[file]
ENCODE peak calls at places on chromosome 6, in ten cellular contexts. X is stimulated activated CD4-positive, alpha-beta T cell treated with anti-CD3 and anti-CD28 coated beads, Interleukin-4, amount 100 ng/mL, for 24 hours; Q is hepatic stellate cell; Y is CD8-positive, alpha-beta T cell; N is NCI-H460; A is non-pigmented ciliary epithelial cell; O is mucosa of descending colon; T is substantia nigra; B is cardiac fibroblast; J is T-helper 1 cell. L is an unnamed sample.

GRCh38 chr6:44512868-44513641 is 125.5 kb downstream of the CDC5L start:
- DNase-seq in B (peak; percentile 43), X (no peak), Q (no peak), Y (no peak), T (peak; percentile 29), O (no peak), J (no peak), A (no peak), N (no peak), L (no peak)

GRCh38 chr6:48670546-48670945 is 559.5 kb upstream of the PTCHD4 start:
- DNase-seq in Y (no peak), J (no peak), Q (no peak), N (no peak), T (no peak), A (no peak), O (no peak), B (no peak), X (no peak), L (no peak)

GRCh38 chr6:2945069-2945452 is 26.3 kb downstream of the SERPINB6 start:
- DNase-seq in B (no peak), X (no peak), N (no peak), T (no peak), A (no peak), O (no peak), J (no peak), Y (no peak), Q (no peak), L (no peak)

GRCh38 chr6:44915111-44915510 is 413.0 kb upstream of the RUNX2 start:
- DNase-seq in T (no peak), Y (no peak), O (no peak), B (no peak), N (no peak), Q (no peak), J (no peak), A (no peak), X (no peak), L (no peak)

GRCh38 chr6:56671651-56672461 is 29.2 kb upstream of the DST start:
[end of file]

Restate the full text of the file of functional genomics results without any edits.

ENCODE peak calls at places on chromosome 6, in ten cellular contexts. X is stimulated activated CD4-positive, alpha-beta T cell treated with anti-CD3 and anti-CD28 coated beads, Interleukin-4, amount 100 ng/mL, for 24 hours; Q is hepatic stellate cell; Y is CD8-positive, alpha-beta T cell; N is NCI-H460; A is non-pigmented ciliary epithelial cell; O is mucosa of descending colon; T is substantia nigra; B is cardiac fibroblast; J is T-helper 1 cell. L is an unnamed sample.

GRCh38 chr6:44512868-44513641 is 125.5 kb downstream of the CDC5L start:
- DNase-seq in B (peak; percentile 43), X (no peak), Q (no peak), Y (no peak), T (peak; percentile 29), O (no peak), J (no peak), A (no peak), N (no peak), L (no peak)

GRCh38 chr6:48670546-48670945 is 559.5 kb upstream of the PTCHD4 start:
- DNase-seq in Y (no peak), J (no peak), Q (no peak), N (no peak), T (no peak), A (no peak), O (no peak), B (no peak), X (no peak), L (no peak)

GRCh38 chr6:2945069-2945452 is 26.3 kb downstream of the SERPINB6 start:
- DNase-seq in B (no peak), X (no peak), N (no peak), T (no peak), A (no peak), O (no peak), J (no peak), Y (no peak), Q (no peak), L (no peak)

GRCh38 chr6:44915111-44915510 is 413.0 kb upstream of the RUNX2 start:
- DNase-seq in T (no peak), Y (no peak), O (no peak), B (no peak), N (no peak), Q (no peak), J (no peak), A (no peak), X (no peak), L (no peak)

GRCh38 chr6:56671651-56672461 is 29.2 kb upstream of the DST start: